[ SkipToMainMenu ]

March 1st, 2022 - Bill S-227, An Act to establish Food Day in Canada - Second Reading

Food Day in Canada Bill

Second Reading—Debate

On the Order:

Resuming debate on the motion of the Honourable Senator Black, seconded by the Honourable Senator Griffin, for the second reading of Bill S-227, An Act to establish Food Day in Canada.

Hon. Rose-May Poirier: Honourable senators, I rise today to speak at second reading on Bill S-227, an Act to establish Food Day in Canada. I thank Senator Black for bringing this initiative forward and for his continued promotion and leadership on rural and agricultural issues.

Supporting local food is crucial for all communities, big or small, across our country. As a senator from rural New Brunswick, I understand the importance of supporting local food products. It strengthens the local economy, strengthens the bond in the community between one another and, as we share local food, it is a very important element of our cultural identity.

Honourable senators, every session, we pass these kinds of bills often to commemorate or promote various causes. As we approach the two-year mark of the COVID pandemic and lockdowns in Canada, the timing is as good as it gets to showcase the importance of local food in our country. In times of need, it was the local food chain which made sure Canadians had options and could have confidence in putting food on their table.

Just last week, I was meeting with the Dairy Farmers of New Brunswick. Dairy farmers collectively donated more than $10 million in dairy products to food banks to support Canadians in need. By talking with their representatives, you easily see they have the well-being of their community at heart. So, for my speech at second reading, I want to share with you different benefits from supporting local food in Canada.

First, local farming projects tend to have an impact beyond economic benefit and providing food to a community. Please allow me to share with you a story from Port Elgin, New Brunswick, a story I am certain we would have heard if our dear now-retired colleague Carolyn Stewart Olsen was still a member of the Senate.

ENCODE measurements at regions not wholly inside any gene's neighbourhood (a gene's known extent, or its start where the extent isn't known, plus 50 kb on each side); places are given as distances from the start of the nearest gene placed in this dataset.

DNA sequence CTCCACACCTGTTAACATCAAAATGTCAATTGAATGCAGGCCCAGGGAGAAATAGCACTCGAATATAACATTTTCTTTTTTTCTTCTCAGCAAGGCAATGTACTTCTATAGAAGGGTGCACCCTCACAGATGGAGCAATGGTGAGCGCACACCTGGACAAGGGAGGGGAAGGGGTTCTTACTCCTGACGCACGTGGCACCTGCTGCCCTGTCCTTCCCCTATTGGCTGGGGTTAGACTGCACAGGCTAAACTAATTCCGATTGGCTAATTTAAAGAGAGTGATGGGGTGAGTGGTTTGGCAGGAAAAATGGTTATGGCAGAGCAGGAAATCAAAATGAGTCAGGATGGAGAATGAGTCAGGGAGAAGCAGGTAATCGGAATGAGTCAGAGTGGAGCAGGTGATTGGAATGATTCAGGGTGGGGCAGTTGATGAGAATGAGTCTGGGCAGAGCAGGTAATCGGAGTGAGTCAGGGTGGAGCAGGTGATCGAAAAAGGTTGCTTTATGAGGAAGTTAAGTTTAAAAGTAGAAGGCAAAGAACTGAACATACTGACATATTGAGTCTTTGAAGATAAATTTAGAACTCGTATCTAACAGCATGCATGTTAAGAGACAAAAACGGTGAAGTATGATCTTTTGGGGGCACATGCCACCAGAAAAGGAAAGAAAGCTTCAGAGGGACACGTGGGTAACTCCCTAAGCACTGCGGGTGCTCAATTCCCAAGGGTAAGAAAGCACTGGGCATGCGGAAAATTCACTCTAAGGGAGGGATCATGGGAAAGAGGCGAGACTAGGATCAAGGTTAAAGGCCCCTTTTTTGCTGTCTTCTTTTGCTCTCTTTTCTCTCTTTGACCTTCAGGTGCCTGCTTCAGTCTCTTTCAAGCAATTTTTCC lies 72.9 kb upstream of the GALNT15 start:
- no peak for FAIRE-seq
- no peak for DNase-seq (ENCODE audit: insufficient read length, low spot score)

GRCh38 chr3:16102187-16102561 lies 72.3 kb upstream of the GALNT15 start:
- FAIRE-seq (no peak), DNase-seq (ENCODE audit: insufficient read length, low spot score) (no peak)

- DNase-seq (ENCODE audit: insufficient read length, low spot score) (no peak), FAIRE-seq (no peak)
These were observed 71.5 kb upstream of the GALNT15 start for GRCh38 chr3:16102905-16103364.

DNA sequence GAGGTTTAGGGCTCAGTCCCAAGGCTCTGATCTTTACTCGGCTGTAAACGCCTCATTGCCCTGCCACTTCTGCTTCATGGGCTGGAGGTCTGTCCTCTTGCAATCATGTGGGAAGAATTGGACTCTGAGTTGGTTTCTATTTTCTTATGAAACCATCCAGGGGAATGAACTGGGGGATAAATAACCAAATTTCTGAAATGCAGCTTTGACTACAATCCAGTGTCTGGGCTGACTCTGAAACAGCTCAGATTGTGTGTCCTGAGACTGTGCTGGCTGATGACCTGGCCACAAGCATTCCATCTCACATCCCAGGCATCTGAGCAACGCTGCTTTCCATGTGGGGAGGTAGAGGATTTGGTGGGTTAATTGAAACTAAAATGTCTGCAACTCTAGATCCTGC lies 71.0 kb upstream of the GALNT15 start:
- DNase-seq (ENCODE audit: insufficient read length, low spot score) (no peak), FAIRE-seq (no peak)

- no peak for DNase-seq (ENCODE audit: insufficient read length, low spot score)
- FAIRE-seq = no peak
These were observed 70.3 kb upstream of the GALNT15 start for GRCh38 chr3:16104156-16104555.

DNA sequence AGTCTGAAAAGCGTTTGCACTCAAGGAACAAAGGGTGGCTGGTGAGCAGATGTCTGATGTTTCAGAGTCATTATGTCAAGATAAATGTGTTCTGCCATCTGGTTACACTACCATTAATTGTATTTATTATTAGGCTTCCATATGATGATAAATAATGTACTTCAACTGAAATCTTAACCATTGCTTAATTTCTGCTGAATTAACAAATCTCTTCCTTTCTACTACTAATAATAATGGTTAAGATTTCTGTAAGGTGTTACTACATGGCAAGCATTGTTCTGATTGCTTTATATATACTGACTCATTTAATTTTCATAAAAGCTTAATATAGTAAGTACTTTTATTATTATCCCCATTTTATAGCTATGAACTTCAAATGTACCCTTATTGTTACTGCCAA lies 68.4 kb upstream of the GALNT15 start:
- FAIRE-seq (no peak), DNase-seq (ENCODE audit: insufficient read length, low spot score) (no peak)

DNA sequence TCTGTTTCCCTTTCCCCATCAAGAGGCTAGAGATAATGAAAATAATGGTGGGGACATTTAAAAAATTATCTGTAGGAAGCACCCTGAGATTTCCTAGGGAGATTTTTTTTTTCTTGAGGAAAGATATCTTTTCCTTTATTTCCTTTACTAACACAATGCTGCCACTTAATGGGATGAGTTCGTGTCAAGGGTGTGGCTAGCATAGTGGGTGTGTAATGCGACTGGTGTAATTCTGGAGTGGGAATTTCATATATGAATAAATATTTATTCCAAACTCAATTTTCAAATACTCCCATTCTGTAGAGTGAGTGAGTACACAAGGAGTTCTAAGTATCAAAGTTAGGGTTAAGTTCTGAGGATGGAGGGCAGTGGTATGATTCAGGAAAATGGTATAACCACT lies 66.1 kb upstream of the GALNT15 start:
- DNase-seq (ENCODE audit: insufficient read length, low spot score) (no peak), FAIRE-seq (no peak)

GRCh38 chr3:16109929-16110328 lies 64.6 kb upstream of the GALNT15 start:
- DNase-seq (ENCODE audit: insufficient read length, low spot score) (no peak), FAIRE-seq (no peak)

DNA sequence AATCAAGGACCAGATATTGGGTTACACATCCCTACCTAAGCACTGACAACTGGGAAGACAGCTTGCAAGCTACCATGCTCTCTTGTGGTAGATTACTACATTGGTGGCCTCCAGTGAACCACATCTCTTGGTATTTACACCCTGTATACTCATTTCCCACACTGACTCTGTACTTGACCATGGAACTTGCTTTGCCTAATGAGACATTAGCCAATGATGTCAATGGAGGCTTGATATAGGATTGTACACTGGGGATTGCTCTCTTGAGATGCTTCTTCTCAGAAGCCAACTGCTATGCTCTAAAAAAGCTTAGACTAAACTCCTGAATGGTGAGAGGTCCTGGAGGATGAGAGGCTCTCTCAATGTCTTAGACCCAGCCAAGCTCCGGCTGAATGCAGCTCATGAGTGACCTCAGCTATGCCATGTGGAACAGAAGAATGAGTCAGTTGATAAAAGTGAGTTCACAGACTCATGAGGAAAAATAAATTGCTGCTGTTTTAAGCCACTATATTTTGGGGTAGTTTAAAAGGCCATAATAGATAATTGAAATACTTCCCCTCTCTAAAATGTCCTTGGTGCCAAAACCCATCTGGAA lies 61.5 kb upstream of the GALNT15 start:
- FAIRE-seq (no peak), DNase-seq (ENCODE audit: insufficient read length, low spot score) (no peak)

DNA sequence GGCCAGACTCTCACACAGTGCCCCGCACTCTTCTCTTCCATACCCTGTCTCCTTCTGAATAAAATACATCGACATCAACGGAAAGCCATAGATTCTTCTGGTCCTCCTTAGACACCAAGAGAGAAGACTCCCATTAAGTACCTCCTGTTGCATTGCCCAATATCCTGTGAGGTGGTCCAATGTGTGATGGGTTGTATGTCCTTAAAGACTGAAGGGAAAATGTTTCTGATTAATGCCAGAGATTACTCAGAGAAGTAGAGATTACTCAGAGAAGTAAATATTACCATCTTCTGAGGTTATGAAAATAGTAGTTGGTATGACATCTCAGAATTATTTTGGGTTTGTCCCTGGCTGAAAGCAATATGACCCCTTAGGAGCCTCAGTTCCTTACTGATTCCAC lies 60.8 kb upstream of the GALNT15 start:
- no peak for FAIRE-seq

Students from Port Elgin Regional School are learning how to tackle food security in a unique way. They’re learning about food from the seed to the table, using a new specialized winter greenhouse to grow their own vegetables. Through the Brewer Foundation in Fredericton, the hope is for the greenhouse to provide a long-term solution for people in their community dealing with food security. The project is designed to also help students think for themselves while learning valuable skills.

What better way for a local project to teach young kids about the importance of food security, growing healthy food and instilling a sense of community at a young age. It is just another reason why supporting local food is important. They make a direct contribution to our community’s well-being because, as members of our community, they care about it.

Actually, in my provincial riding of Kent North, our MLA, Kevin Arseneau, is a farmer. While providing food for the community, he also serves as the community’s voice on provincial issues. He brings the same passion, work ethic and commitment to his role as MLA.

Another reason to celebrate local food, honourable colleagues, is the cultural impact it has on our identity. There is a passage from Bill S-227 that I really liked, located in the preamble:

And whereas the people of Canada will benefit from a food day in Canada to celebrate local food as one of the most elemental characteristics of all of the cultures that populate this nation . . . .

Wherever you go across the country, it is at the centre of it. From Newfoundland’s fishing communities and tradition of kissing a trout when being ’’screeched in,” as they say, to the potato in P.E.I., maple syrup in Quebec and beef in Alberta, it is a central figure to our identity.

In a country as diverse as ours, food is central in making bonds with new community members. For example, by visiting the local farmers’ market in Moncton, New Brunswick, you will see a variety of food from traditional Acadian cuisines to Korean cuisines to German cuisines, et cetera. These local farmers’ markets are a unique way for new immigrants to integrate into the community and become valued members and contributors.

The Hon. the Speaker: Excuse me, Senator Poirier, I have to interrupt you.

(At 9 p.m., pursuant to the order adopted by the Senate on November 25, 2021, the Senate adjourned until 2 p.m., tomorrow.)

Back to: In the Chamber